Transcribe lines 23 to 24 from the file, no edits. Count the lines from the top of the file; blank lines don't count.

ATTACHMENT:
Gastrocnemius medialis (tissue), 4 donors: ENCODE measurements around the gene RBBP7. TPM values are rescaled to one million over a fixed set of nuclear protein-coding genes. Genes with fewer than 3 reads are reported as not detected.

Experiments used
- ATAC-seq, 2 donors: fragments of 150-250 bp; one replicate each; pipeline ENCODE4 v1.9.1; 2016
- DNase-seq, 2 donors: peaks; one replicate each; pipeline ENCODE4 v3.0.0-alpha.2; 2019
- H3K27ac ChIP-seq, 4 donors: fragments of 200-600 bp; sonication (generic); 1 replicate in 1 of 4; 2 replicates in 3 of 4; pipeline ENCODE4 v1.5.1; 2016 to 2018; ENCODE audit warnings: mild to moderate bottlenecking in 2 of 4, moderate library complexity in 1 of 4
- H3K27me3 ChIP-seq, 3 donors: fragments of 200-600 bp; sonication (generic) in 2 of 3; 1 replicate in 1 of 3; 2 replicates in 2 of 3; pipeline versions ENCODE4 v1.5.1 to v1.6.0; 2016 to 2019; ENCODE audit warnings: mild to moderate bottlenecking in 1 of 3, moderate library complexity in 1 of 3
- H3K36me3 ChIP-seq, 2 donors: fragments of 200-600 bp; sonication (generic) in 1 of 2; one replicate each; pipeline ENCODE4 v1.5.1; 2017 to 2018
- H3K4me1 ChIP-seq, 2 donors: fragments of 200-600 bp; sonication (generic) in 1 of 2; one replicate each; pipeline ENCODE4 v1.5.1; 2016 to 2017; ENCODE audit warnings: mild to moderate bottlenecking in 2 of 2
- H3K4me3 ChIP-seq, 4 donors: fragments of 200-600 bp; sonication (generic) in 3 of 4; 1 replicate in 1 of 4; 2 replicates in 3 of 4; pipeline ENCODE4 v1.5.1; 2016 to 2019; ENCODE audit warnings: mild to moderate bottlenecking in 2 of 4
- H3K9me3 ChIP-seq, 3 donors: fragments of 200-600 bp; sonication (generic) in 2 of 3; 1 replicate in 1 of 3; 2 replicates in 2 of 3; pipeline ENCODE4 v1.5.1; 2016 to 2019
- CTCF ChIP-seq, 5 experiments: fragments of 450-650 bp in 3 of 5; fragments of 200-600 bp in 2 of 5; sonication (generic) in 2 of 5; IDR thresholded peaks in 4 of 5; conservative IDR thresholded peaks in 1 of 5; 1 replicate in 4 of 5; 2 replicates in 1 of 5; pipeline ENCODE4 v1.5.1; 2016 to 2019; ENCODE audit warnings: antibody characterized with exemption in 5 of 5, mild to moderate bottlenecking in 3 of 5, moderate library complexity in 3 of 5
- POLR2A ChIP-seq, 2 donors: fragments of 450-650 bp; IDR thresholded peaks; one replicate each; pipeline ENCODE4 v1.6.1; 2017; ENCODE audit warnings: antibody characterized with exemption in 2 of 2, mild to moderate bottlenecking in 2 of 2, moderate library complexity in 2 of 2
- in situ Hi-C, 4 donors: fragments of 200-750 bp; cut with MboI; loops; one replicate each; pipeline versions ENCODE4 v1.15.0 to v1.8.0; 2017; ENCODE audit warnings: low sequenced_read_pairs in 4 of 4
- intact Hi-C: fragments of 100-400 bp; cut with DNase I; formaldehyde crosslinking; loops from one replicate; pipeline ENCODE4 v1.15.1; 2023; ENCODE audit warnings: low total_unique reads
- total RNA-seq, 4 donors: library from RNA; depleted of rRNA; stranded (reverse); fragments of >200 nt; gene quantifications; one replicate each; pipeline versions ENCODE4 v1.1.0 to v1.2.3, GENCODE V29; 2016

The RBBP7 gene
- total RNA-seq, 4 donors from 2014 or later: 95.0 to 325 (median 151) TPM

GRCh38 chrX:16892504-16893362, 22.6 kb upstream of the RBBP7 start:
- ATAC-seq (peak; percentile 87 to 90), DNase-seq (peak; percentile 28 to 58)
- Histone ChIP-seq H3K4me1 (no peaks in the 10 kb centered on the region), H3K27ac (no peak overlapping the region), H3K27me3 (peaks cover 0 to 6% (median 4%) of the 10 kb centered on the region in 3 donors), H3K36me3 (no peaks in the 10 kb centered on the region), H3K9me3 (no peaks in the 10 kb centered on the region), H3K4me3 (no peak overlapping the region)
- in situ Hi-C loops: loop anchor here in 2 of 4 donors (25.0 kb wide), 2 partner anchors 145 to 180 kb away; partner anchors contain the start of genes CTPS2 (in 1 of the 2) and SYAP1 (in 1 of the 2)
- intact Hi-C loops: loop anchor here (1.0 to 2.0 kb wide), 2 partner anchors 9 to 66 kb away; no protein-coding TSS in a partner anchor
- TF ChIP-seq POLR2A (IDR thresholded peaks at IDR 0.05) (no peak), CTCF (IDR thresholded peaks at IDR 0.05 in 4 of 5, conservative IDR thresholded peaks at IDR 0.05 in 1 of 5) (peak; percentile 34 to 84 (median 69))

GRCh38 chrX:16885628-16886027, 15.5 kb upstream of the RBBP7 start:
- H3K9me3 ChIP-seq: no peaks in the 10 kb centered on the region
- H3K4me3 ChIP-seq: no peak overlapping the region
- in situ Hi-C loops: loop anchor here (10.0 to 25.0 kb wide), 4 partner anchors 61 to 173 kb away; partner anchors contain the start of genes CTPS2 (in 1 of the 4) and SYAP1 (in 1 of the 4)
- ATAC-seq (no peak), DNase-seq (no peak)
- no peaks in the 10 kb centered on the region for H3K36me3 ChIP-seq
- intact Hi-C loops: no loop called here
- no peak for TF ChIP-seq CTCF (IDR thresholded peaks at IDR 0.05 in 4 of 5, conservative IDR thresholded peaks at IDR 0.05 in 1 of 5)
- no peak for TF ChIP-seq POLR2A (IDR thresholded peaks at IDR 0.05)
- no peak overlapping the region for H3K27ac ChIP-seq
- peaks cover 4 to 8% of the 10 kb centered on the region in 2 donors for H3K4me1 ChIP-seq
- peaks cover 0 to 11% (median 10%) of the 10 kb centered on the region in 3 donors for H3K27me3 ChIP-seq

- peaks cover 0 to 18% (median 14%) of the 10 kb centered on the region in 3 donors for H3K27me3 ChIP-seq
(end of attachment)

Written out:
- TF ChIP-seq POLR2A (IDR thresholded peaks at IDR 0.05) (no peak), CTCF (IDR thresholded peaks at IDR 0.05 in 4 of 5, conservative IDR thresholded peaks at IDR 0.05 in 1 of 5) (peak; percentile 34 to 84 (median 69))

GRCh38 chrX:16885628-16886027, 15.5 kb upstream of the RBBP7 start: